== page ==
As I walked through the dozens of sumptuous bedrooms and salons in the posh French mansions, I did not see a single bathroom. Because. that they. no. exist.
Today, of course, French baths are popular, but when I come back from any foreign country, I thank heaven for American plumbing.
By chance, I came home to find that Houzz Inc. , an online home design platform, just released the 2022 US Houzz Bathroom Trends Study, which collected data from more than 2,500 homeowners who recently completed or were in the middle of a bathroom. Reformation.
The neighborhood of Howes that counts homeowners installing anti-fog mirror systems and double shower heads, while I had just watched how the richest French kings and queens bathed weekly from buckets was not lost on me. I’d have an en suite bedroom over a castle without a bathroom any day.
The report also confirmed that American bathrooms are improving. If you’re looking to improve your data, trend data is important. Anytime you embark on a home improvement project, you want it to not only make your life better, but also enhance the value of your home.
I took a look at the 32-page report, then called Hus economist Marin Sargsyan to walk me through the findings. But at first, I had to ask: “What’s wrong with the baths outside?”
“In other parts of the world, people tend to regard bathrooms as purely practical, while Americans think of them as a place of relaxation and anxiety,” Sargsyan said.
If you’re looking for a redesign, here’s what you should know:
Biggest surprise: “Wood takes the place of white,” Sargsyan said. “For the longest time, white has been the dominant color in bathroom and kitchen cabinets, so we were very excited to see wood-colored cabinets, for the second year in a row, trending up, along with other colors.” While 32% of respondents still chose white vanity, 30% chose wood (mostly mid-grade), followed by gray (14%), blue (7%), black (5%) and green (2%). “We still see white in bathrooms and on walls, which gives the look of cleanliness people want.”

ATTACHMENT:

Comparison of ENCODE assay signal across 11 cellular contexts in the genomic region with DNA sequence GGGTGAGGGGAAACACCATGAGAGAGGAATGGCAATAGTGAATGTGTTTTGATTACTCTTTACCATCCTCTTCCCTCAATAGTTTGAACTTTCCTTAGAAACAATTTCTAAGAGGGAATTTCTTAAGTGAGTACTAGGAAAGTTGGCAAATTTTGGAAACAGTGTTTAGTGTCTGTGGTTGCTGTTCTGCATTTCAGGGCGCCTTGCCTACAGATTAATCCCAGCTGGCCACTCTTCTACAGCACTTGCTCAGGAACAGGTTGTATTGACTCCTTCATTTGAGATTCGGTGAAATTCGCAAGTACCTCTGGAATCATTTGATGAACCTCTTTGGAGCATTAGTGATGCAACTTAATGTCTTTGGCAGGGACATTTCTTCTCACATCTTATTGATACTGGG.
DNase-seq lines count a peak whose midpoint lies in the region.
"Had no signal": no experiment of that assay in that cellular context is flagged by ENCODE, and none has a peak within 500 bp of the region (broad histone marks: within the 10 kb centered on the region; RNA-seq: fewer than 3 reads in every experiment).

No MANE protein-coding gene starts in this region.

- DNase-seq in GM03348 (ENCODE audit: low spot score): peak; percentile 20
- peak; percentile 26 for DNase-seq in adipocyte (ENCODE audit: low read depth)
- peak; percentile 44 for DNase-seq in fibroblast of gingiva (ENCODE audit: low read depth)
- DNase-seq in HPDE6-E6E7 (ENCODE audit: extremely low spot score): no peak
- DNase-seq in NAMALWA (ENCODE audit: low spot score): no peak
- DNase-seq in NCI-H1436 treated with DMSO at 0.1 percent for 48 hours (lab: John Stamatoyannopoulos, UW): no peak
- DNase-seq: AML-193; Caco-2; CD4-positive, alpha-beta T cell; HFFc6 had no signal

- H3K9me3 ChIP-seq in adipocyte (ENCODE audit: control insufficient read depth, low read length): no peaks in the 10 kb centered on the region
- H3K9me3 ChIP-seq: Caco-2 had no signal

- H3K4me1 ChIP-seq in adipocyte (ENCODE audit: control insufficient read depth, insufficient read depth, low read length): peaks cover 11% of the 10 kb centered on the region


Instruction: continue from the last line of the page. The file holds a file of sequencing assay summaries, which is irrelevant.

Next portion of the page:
main motive: The number one reason homeowners renovate bathrooms is because they are tired of their outdated style (48%). The second biggest driver (33%) is that the old room is crumbling.
average price: Average national spending on bathroom remodels jumped 13% from last year to $9,000, according to the report. The cost of the largest 10% of projects rose 17% to $35,000 or more.
popular movements: It replaced over 80% of remodels of faucets, floors, showers, light fixtures, and wall finishes. More than three-quarters (76%) have replaced vanity. Most (59%) chose white counters. The majority (53%) chose natural stone such as quartzite, marble, or granite, while 40% chose engineered quartz, which is man-made, and the less expensive semi-quartz.
style direction: This year, transitional style (a mixture of traditional and contemporary or modern) has overtaken modern and contemporary styles with 25% preferred design style. Modern and Contemporary styles declined to 16% each. Conventional produce came in at 11%, and the farmhouse appears to be flat at 5%.
Touchless Techniques: Sargsyan said that motion-activated toilets and hands-free faucets are not intended for airports anymore. Half of respondents have installed one or more high-tech features in their remodeled bathrooms. Nearly two in five added a high-tech toilet feature, with notable increases in toilets (24%), self-cleaning items (17%), heated seats (15%) and built-in night lights (13%). Many have also installed tankless water heaters, radiant heated floors, and anti-distortion mirrors.
Professional help: Recognizing that bathrooms are complex spaces, 85% of homeowners have hired a builder, and 13% have hired a designer.
Most Important Promotion: If you can’t afford an entire bathroom remodel, start with systems. “The average home life in the United States is 40 years, which is why our survey shows 62% of homeowners have upgraded bathroom fixtures and vents,” Sargsyan said. “If the systems aren’t working, no amount of design will help you enjoy the space.”
Marnie Jameson is the author of six books on home and lifestyle, including Downsizing Blended Home. You can access it at www.marnijameson.com.